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relationship to paper

When making a poster you have to think about the relationship between the poster's design and the paper. You have to make decisions:
  • Should the paper be vertical or horizontal?
  • Should the image fill the paper or should it be be cropped?
  • Should there be a border?
Look at Boeing 777. What would happen if the artist had made different decisions?

Boeing 777 Boeing 777 vertical
Figure 1
Figure 2

By framing an image, borders cue our visual system to the importance of an image and influence our perception. Borders can also be an integral part of the central idea.

Compare the posters Do You Want More Milk? (fig. 3) and The National Postal Museum Opens July 30th (fig. 4).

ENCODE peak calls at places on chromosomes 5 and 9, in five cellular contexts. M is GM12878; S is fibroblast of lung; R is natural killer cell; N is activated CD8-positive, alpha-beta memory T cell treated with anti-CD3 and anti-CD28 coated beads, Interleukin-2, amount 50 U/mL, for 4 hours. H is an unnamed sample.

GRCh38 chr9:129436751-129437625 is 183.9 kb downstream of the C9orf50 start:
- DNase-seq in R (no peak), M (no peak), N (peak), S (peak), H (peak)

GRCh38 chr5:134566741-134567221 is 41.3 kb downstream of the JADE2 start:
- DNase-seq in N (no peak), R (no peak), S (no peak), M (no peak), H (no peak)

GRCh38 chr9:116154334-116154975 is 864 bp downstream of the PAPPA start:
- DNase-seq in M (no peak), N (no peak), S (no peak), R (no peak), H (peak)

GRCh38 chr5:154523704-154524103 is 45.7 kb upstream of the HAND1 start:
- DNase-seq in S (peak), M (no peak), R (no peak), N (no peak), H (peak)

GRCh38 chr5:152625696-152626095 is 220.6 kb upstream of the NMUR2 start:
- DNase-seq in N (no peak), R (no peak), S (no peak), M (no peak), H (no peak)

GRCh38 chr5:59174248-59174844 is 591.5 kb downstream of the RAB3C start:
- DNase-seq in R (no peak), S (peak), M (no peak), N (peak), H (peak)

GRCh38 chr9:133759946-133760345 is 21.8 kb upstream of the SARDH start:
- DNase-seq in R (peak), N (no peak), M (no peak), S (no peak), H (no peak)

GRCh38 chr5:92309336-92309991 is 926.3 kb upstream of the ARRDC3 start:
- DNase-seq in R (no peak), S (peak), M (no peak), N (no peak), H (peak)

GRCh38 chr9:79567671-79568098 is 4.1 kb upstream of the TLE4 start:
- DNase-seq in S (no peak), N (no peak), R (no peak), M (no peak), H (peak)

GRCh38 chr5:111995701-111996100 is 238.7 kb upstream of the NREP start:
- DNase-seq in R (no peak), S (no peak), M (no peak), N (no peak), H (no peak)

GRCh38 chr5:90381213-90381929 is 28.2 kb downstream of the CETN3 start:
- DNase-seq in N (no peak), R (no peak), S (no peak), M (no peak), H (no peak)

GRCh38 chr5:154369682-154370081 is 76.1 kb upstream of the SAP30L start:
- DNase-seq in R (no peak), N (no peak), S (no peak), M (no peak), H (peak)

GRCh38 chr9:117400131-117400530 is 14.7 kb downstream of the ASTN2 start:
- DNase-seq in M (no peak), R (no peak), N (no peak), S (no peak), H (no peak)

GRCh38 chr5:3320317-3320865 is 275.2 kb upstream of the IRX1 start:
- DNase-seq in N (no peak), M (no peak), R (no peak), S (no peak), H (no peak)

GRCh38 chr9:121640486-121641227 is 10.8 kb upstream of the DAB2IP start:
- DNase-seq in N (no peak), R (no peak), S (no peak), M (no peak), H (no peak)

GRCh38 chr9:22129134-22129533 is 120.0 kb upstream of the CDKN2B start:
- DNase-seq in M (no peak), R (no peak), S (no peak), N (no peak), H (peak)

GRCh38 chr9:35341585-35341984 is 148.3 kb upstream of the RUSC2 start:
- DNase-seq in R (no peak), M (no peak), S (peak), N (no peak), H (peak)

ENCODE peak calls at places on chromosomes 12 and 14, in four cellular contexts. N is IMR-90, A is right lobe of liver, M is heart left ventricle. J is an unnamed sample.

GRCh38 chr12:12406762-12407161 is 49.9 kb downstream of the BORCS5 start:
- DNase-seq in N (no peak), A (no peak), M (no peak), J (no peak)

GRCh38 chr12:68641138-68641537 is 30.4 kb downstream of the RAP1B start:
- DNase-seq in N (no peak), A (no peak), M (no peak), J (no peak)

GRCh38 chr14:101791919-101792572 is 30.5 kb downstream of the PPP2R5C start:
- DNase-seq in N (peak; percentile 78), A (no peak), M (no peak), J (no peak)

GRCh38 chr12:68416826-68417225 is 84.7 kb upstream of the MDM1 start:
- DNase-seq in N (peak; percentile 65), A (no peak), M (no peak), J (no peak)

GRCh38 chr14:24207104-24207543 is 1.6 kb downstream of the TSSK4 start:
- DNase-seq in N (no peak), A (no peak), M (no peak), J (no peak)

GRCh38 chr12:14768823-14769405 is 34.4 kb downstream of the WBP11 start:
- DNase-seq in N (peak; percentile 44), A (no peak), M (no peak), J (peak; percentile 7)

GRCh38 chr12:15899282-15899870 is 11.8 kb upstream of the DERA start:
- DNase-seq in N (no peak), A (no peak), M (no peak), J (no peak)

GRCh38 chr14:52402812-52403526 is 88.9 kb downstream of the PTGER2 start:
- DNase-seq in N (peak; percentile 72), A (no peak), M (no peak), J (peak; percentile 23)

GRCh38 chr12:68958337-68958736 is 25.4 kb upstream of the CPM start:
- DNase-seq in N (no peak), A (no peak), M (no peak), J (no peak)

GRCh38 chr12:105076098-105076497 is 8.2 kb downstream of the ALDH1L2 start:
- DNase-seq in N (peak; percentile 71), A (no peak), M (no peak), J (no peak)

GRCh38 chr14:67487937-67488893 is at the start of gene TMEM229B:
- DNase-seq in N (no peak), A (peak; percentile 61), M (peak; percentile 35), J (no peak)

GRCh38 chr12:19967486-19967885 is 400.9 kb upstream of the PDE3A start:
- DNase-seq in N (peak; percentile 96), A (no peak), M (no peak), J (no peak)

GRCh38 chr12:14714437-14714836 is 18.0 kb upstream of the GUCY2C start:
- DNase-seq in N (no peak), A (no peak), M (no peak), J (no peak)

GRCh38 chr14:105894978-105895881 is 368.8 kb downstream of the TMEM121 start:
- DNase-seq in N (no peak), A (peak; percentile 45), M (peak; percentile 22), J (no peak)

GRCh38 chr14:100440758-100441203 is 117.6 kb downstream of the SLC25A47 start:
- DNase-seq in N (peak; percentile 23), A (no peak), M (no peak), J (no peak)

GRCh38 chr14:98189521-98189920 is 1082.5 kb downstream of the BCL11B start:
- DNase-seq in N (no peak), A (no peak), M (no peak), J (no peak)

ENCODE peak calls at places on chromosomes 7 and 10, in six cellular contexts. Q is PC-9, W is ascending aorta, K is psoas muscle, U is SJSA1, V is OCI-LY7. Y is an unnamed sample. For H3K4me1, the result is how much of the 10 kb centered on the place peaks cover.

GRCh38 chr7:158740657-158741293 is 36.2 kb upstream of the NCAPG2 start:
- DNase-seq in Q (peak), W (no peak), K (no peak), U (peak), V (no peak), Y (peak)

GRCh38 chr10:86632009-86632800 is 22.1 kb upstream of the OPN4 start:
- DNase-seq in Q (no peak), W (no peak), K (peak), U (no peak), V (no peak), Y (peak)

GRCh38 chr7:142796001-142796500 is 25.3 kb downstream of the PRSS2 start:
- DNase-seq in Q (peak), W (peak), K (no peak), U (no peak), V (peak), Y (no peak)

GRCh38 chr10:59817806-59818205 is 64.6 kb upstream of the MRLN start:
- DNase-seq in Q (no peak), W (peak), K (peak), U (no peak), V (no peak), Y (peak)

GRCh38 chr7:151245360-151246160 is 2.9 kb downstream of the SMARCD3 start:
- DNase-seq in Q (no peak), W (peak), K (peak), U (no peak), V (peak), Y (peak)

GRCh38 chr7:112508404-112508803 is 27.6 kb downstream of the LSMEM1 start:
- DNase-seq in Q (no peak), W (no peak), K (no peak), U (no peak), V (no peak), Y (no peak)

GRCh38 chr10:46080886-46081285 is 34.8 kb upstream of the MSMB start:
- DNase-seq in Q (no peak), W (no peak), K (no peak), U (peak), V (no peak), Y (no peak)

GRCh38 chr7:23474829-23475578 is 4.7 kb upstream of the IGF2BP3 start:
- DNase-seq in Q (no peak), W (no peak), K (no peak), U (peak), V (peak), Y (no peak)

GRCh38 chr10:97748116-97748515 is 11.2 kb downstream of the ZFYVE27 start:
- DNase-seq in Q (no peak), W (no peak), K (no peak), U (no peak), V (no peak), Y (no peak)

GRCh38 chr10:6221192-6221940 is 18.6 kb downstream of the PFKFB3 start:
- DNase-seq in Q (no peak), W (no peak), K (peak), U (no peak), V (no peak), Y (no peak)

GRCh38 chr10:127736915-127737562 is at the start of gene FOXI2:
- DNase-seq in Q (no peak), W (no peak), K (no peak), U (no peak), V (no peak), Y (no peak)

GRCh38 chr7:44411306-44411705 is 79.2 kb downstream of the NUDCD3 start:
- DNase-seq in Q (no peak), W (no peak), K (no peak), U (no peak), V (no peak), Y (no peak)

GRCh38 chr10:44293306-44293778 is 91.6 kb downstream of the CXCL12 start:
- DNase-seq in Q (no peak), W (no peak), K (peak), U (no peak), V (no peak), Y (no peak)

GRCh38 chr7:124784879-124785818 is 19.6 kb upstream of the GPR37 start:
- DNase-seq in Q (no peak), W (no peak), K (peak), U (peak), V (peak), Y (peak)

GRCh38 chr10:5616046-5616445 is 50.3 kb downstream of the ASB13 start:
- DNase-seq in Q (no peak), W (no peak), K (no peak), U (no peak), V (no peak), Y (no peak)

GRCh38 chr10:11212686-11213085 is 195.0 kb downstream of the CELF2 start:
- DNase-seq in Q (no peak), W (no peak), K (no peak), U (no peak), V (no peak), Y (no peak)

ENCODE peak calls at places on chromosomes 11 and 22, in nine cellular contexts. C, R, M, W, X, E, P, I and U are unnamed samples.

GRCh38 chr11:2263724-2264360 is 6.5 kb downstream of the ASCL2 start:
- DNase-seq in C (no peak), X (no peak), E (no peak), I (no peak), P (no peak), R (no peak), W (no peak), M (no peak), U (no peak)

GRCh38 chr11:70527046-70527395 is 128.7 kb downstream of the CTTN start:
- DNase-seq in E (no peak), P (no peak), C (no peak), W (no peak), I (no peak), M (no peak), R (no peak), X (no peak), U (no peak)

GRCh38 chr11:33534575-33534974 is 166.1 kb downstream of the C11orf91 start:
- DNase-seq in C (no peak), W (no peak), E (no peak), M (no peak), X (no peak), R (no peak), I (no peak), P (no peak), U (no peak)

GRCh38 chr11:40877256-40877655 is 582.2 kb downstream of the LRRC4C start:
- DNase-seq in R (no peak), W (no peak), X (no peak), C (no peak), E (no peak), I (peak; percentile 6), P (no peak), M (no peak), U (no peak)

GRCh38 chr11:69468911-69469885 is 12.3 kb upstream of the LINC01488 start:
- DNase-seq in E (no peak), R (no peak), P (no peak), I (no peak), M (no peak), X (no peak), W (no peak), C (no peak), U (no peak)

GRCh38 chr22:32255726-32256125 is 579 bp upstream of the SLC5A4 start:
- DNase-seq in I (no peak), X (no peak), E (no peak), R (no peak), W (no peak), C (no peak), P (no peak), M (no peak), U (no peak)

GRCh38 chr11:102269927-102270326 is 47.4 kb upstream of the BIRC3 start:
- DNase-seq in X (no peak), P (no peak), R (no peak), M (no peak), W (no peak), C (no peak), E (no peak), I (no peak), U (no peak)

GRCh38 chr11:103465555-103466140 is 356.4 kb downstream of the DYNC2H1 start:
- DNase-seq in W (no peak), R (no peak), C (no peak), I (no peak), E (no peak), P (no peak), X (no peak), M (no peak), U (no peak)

Want More Milk Postal Museum
Figure 3
Figure 4

Do the borders on these posters reinforce the poster's message? Why or why not?

When an artist crops an image to present only a portion of the available picture, the meaning may be changed and the viewer's interpretation influenced. To see for yourself, cut a small square in a piece of paper and move it to different positions over a magazine advertisement.

Different combinations of design decisions can have similar overall effects.

Save Freedom of Speech Martin Luther King
Figure 5
Figure 6

Compare the posters Save Freedom of Speech (fig. 5) and Martin Luther King Jr. (fig. 6). Do the design decisions you have identified reinforce the posters' central ideas?

| Artist's Intent | Typeface | Line & Movement |
| Color | Paper | Figure/Ground |

| What's the Idea | That's Saying a Lot | Try This at Home |

| More to It |